"...and still we could never suppose that fortune were to be so friendly to us, such as to allow us to be perhaps the first in handling, as it were, the electricity concealed in nerves, in extracting it from nerves, and, in some way, in putting it under everyone's eyes." With these words, Luigi Galvani announced to the world in 1791 his discovery that nervous conduction and muscle excitation are electrical phenomena. The result of more than years of intense experimental work, Galvani's milestone achievement concluded a thousand-year scientific search, in a field long dominated by the antiquated beliefs of classical science. Besides laying the grounds for the development of the modern neurosciences, Galvani's discovery also brought to light an invention that would forever change humankind's everyday life: the electric battery of Alessandro Volta. In an accessible style, written for specialists and general readers alike, Shocking Frogs retraces the steps of both scientific discoveries, starting with the initial hypotheses of the Enlightenment on the involvement of electricity in life processes.
So doing, it also reveals the inconsistency of the many stereotypes that an uncritical cultural tradition has imparted to the legacies of Galvani and Volta, and proposes a decidedly new image of these monumental figures.
Marco Piccolino was Professor of General Physiology and Lecturer in Science at the University of Ferrara until 2010. As a neurophysiologist, he has made important contributions to the study of retinal mechanisms involved in vision. His books on science history cover electrophysiology, vision, and Galileo. Marco Bresadola is an historian of science and director of the Master's in Journalism and Science Communication at the University of Ferrara. He studies the history of early modern life sciences and medicine with a special focus on scientific practices and biographies.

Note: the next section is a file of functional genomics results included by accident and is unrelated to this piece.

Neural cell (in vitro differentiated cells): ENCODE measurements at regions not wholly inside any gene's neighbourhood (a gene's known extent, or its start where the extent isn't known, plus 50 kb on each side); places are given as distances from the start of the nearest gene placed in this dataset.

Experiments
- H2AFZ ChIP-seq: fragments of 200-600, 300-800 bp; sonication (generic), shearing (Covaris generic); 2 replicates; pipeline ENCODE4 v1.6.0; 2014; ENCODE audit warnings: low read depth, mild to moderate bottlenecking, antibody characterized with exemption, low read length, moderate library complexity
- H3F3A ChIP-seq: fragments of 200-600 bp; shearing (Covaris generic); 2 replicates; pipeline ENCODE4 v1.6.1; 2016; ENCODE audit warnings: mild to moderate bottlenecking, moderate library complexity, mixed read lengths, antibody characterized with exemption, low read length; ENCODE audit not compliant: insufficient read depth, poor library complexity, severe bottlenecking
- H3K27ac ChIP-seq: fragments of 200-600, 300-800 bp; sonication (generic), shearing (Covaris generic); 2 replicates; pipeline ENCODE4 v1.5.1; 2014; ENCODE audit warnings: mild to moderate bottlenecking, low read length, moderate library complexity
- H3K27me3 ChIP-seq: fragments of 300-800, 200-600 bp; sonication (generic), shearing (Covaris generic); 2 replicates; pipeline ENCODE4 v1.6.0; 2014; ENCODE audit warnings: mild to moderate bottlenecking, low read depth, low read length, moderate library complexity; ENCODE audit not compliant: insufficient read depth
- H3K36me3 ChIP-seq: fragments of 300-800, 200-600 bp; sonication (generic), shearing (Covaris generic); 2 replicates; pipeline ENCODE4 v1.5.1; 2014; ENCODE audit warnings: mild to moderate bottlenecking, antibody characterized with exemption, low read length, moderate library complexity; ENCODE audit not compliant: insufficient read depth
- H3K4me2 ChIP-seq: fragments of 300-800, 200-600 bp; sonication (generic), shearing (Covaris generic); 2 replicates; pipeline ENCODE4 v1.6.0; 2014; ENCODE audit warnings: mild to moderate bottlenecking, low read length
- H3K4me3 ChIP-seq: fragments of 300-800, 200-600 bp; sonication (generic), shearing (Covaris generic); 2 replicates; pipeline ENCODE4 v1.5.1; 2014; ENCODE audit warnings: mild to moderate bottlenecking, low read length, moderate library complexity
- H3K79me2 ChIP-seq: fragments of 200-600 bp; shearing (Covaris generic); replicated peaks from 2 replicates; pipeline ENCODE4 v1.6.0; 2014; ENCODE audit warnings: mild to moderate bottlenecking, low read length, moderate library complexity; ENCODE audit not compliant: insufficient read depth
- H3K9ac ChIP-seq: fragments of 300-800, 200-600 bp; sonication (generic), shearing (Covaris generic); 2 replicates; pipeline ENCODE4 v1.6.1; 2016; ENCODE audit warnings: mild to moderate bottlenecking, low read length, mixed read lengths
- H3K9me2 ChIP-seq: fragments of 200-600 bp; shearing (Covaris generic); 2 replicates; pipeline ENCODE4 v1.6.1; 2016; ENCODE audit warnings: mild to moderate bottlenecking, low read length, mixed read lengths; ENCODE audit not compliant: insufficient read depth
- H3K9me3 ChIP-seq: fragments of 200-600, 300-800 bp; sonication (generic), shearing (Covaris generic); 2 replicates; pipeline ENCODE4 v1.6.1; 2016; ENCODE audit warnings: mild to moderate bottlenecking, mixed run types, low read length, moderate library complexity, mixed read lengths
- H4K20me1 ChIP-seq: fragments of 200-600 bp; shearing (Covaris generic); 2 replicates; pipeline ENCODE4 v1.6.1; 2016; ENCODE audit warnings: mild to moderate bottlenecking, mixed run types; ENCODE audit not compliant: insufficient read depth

Foreword ; Authors' preface to the Italian edition ; Authors' preface to the English edition ; Acknowledgments ; 1. Galvani, Volta and the forgotten electrophysiology ; 2. "Truth and usefulness": medicine and natural philosophy in the eighteenth century ; 2.1 Galvani's education in Bologna: the University, the Institute of Sciences, and the hospitals ; 2.2. Galvani's professional career ; 2.3 Galvani's early anatomo-physiological investigation ; 3. Animal spirits, vital forces, and electricity: nervous conduction and muscular motion in the eighteenth century ; 3.1 The debate on Hallerian irritability ; 3.2 The study of electricity in the eighteenth century ; 3.3. "Artificial" electricity, "natural" electricity and their role in the human body ; 3.4. Electric fish ; 4. Artificial electricity, the spark, and the nervous fluid: Galvani's early research on muscular motion ; 4.1 The beginning of electrophysiological experimentation ; 4.2. A "problematic" turn: the observation of contractions at a distance ; 4.3. Galvani's Saggio sulla forza nervea of 1782 ; 5. A "fortunate" discovery: Galvani's theory of animal electricity ; 5.1. The study of "airs" in relation to the living organism ; 5.2. The effects of atmospheric electricity on muscular motion and the discovery of metal arcs ; 5.3. The model of the muscle as an animal Leyden jar ; 5.4. The final elaboration of the theory of animal electricity ; 6. The controversy between Galvani and Volta over animal electricity: the first stage ; 6.1. Galvani's work in the scientific culture of the late eighteenth century ; 6.2 Volta's early research on animal electricity: quantification, muscular physiology, and the "special theory of contact electricity" ; 6.3. Galvani's Trattato dell'arco conduttore: the criticism against Volta and the notion of a circuit of animal electricity ; 7. The controversy between Galvani and Volta over animal electricity: the second stage ; 7.1. Volta's "general theory of contact electricity" ; 7.2. Galvani's reply to Volta's criticisms and the1797 Memorie sulla elettricita animale ; 7.3 Galvani's research on electric fish and the various forms of electricity ; 7.4 The conclusion of the Galvani-Volta controversy ; 8. The electrophysiological work of Alessandro Volta ; 8.1 Volta and life sciences ; 8.2 Volta's research on sensations ; 8.3 Sensation and muscular motion in Volta's "chain" experiments ; 8.4 Volta's research on electric fishes and the invention of the electric battery ; 9. From Galvani to Hodgkin and beyond: the central problem of electrophysiology in the last two centuries ; 9.1 Measuring animal electricity ; 9.2 Nervous conduction: propagated electric signal and the firing of a train of gun-powder ; 9.3. The involvement of animal electricity in nerve conduction demonstrated ; 10. Neuromuscular excitability: the modern explanation ; 10.1 Cell membrane and ions: a machine generating electric potentials ; 10.2. The electric mechanism of nerve conduction and muscle excitation ; 11. Concluding remarks ; Bibliography